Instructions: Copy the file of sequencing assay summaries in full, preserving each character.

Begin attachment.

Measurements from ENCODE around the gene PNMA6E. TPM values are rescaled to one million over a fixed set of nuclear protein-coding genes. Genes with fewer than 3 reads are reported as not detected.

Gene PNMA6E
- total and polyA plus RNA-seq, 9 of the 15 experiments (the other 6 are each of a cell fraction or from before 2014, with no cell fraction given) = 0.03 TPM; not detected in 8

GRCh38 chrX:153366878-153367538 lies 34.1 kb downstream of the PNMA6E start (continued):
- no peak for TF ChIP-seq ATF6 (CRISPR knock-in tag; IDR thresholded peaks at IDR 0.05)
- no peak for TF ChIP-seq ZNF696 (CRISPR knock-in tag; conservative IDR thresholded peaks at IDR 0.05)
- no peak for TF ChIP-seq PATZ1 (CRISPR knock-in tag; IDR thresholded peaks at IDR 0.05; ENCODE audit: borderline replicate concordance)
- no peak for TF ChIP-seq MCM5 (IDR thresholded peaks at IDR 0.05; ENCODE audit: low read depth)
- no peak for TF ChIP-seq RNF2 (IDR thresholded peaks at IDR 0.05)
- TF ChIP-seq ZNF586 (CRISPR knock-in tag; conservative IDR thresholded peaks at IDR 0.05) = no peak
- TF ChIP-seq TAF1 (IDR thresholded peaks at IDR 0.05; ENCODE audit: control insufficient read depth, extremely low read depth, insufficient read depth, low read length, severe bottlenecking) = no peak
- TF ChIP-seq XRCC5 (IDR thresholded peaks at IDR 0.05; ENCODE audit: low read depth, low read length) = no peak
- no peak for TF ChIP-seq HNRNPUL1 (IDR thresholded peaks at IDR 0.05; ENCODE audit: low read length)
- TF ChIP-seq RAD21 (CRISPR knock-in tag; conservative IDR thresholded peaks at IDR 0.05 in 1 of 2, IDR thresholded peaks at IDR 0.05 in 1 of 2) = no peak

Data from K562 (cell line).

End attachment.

Measurements from ENCODE around the gene PNMA6E. TPM values are rescaled to one million over a fixed set of nuclear protein-coding genes. Genes with fewer than 3 reads are reported as not detected.

Gene PNMA6E
- total and polyA plus RNA-seq, 9 of the 15 experiments (the other 6 are each of a cell fraction or from before 2014, with no cell fraction given) = 0.03 TPM; not detected in 8

GRCh38 chrX:153366878-153367538 lies 34.1 kb downstream of the PNMA6E start (continued):
- no peak for TF ChIP-seq ATF6 (CRISPR knock-in tag; IDR thresholded peaks at IDR 0.05)
- no peak for TF ChIP-seq ZNF696 (CRISPR knock-in tag; conservative IDR thresholded peaks at IDR 0.05)
- no peak for TF ChIP-seq PATZ1 (CRISPR knock-in tag; IDR thresholded peaks at IDR 0.05; ENCODE audit: borderline replicate concordance)
- no peak for TF ChIP-seq MCM5 (IDR thresholded peaks at IDR 0.05; ENCODE audit: low read depth)
- no peak for TF ChIP-seq RNF2 (IDR thresholded peaks at IDR 0.05)
- TF ChIP-seq ZNF586 (CRISPR knock-in tag; conservative IDR thresholded peaks at IDR 0.05) = no peak
- TF ChIP-seq TAF1 (IDR thresholded peaks at IDR 0.05; ENCODE audit: control insufficient read depth, extremely low read depth, insufficient read depth, low read length, severe bottlenecking) = no peak
- TF ChIP-seq XRCC5 (IDR thresholded peaks at IDR 0.05; ENCODE audit: low read depth, low read length) = no peak
- no peak for TF ChIP-seq HNRNPUL1 (IDR thresholded peaks at IDR 0.05; ENCODE audit: low read length)
- TF ChIP-seq RAD21 (CRISPR knock-in tag; conservative IDR thresholded peaks at IDR 0.05 in 1 of 2, IDR thresholded peaks at IDR 0.05 in 1 of 2) = no peak

Data from K562 (cell line).